On motion in dynamic Magnetic Resonance Imaging: Applications in cardiac function and abdominal diffusion

Tipo de Tesis: 
Tesis Doctoral (PhD Thesis)
Santiago Sanz Estébanez
Carlos Alberola López / Santiago Aja Fernández
Cum Laude
ETSI Telecomunicación, Universidad de Valladolid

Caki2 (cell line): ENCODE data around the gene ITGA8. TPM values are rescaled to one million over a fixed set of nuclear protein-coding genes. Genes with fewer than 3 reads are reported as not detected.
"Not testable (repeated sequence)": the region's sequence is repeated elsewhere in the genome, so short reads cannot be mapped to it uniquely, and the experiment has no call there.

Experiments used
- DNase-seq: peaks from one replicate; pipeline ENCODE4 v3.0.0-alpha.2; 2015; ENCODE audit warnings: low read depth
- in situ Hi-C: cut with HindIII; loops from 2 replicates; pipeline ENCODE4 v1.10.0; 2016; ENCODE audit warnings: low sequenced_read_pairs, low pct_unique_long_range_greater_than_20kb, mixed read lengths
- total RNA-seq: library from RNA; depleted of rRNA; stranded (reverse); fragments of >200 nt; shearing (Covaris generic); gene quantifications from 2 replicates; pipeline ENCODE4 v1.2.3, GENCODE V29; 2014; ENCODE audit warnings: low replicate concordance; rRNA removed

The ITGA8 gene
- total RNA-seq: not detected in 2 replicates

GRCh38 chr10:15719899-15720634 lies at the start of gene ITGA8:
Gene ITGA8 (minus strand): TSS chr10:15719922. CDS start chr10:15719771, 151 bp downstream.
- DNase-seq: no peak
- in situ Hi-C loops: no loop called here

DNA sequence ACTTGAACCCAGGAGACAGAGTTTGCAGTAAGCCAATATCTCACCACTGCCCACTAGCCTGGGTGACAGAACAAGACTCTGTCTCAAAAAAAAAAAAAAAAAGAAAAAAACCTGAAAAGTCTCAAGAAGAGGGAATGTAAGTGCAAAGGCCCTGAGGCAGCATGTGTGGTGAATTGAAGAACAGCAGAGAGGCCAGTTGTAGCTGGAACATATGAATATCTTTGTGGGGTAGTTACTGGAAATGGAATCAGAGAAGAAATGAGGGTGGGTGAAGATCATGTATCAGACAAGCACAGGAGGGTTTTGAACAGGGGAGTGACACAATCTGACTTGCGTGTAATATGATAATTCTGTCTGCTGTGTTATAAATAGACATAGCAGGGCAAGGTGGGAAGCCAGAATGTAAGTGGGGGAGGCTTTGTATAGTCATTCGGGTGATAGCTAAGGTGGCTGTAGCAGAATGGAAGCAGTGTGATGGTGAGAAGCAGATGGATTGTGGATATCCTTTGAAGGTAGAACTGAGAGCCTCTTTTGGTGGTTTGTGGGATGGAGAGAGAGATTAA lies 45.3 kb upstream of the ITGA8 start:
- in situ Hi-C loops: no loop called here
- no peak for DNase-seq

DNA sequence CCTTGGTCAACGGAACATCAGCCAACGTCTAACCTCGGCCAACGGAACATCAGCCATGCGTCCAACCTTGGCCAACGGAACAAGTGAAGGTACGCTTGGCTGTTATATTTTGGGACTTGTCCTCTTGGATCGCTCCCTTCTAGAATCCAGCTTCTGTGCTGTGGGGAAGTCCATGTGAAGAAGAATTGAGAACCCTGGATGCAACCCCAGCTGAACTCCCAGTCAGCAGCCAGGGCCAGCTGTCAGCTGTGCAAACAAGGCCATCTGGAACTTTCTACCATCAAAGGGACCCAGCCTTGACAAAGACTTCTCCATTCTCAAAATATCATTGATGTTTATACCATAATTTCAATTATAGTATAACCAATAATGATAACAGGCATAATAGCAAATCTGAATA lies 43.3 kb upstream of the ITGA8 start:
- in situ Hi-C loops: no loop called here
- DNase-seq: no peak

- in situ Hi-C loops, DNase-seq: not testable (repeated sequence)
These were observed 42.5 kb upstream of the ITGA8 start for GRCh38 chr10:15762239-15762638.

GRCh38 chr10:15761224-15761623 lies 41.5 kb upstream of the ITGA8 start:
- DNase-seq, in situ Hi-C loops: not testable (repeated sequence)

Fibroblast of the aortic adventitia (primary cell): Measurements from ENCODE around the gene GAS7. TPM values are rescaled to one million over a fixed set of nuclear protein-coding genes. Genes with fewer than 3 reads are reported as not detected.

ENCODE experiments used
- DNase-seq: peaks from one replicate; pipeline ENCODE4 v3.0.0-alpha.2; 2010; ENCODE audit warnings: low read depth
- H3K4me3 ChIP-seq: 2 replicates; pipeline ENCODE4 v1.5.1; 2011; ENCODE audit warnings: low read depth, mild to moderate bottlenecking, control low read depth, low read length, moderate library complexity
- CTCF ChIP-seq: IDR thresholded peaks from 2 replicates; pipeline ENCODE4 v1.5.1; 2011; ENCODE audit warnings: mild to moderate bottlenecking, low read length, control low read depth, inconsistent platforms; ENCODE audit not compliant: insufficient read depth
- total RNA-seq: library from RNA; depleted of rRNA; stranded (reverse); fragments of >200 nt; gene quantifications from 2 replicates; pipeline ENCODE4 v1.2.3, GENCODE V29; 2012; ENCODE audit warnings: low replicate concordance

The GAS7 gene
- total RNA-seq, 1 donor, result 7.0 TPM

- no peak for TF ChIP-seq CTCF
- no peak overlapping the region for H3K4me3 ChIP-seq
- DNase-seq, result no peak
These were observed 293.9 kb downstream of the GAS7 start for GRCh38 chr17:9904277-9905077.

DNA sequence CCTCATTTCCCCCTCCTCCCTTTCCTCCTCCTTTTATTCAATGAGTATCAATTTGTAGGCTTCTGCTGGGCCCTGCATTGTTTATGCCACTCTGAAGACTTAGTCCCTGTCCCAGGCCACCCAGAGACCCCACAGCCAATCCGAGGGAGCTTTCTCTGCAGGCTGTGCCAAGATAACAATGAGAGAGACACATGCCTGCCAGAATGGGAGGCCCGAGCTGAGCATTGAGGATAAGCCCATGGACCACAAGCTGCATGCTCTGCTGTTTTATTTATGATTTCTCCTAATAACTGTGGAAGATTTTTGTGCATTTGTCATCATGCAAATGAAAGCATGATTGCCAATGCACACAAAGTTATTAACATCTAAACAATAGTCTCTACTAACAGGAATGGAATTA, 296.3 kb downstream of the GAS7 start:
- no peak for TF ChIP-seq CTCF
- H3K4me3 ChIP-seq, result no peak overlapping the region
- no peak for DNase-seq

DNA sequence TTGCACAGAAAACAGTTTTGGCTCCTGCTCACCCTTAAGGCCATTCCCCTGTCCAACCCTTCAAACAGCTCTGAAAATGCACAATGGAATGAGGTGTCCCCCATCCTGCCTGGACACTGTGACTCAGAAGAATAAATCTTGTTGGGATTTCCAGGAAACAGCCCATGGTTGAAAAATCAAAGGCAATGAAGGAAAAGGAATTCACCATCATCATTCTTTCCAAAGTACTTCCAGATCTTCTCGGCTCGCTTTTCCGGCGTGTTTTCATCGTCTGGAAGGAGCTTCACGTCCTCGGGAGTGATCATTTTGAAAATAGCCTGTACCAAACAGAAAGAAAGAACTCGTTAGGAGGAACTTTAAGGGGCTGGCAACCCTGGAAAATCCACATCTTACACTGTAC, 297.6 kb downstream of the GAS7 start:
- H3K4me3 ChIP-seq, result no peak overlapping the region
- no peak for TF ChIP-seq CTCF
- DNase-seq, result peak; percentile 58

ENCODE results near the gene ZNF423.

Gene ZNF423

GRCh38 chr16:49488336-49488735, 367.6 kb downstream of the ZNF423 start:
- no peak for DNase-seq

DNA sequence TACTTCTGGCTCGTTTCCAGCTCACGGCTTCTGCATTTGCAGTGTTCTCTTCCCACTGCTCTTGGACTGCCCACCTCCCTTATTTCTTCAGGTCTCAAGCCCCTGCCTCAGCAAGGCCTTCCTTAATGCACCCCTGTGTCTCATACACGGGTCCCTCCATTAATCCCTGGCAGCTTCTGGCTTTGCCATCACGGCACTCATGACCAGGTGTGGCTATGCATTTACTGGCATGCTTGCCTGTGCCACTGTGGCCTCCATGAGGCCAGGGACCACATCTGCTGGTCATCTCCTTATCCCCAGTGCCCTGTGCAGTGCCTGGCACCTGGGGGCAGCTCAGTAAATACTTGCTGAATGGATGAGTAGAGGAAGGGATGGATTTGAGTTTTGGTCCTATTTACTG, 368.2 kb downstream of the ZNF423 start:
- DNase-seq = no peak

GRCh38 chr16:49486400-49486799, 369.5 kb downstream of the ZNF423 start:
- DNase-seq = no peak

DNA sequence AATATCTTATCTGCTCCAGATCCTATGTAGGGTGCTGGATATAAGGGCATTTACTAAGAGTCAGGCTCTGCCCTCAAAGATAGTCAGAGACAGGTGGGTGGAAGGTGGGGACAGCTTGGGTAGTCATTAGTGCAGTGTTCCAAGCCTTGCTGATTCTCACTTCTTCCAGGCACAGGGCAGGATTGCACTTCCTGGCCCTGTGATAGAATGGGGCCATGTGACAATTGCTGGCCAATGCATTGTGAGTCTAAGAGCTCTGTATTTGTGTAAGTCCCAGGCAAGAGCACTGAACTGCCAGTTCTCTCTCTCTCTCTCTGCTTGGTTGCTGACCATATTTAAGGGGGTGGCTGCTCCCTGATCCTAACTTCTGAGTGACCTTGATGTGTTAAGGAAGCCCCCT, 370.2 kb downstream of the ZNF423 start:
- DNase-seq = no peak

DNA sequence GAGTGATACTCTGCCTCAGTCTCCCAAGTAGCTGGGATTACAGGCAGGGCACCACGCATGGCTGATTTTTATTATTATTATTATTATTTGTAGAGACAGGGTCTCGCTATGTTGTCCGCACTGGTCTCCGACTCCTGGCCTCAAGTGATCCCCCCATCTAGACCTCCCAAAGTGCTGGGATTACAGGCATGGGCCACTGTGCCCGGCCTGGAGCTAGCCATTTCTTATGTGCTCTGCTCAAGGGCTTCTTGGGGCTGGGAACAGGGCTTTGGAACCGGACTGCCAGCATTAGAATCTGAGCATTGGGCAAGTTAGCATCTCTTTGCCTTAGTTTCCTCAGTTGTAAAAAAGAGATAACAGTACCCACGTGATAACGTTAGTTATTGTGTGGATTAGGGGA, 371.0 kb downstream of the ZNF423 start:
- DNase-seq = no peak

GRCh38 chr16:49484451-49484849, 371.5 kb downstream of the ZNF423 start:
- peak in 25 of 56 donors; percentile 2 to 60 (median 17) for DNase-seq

MRI is a well-established medical imaging technique with excellent tissue contrast and high spatial resolution, without the need for ionizing radiation. However, quantification and compensation of physiological motion during acquisition represent a major issue that must be considered for the development of robust biomarkers. This thesis focuses on the estimation and correction of motion in different MRI modalities, to provide robustness in the assessment of functionality and tissue composition of abdominal organs. The para- meters we are seeking to provide should be robust, reproducible, with reduced intra- and inter-observer variability and easy to visualize for a better radiological interpretation. Specifically, this Thesis focuses on two main tasks: (1) the characterization of the me- chanical properties and possible misfunctionalities of the myocardium and (2) the robust estimation of the apparent diffusion coefficient in the liver. For the former, we propose a methodology for the robust estimation of motion and strain, as well as a procedure for identifying the presence of fibrotic tissue and classifying the different aetiologies behind hypertrophic cardiomyopathy. For the sake of comprehensiveness, we have also introduced a thorough description of the harmonic phase techniques and an extensive analysis of the different strategies for robust motion and strain estimation in cardiac tagged magnetic resonance. In addition, a review of the most relevant features in cardiomyopathy screening and classification is carried out. About the latter, we propose a joint registration and estimation procedure for abdomi- nal diffusion weighted imaging. This approach provides a reproducible apparent diffusion coefficient estimation, which is less sensitive to noise and physiological motion during acquisition, two of the main issues in clinical imaging. The main contribution in this se- cond application is twofold: first, the inclusion of a groupwise registration methodology aimed at minimizing the residuals in the estimation; second, the proposal of filtering sta- ges to alleviate the influence of noise in diffusion parameter estimation, which may lead to spuriously biased estimates, especially in low signal-to-noise-ratio scenarios. The pro-posed study also evaluates the decrease in accuracy when the noise model is not properly accounted for.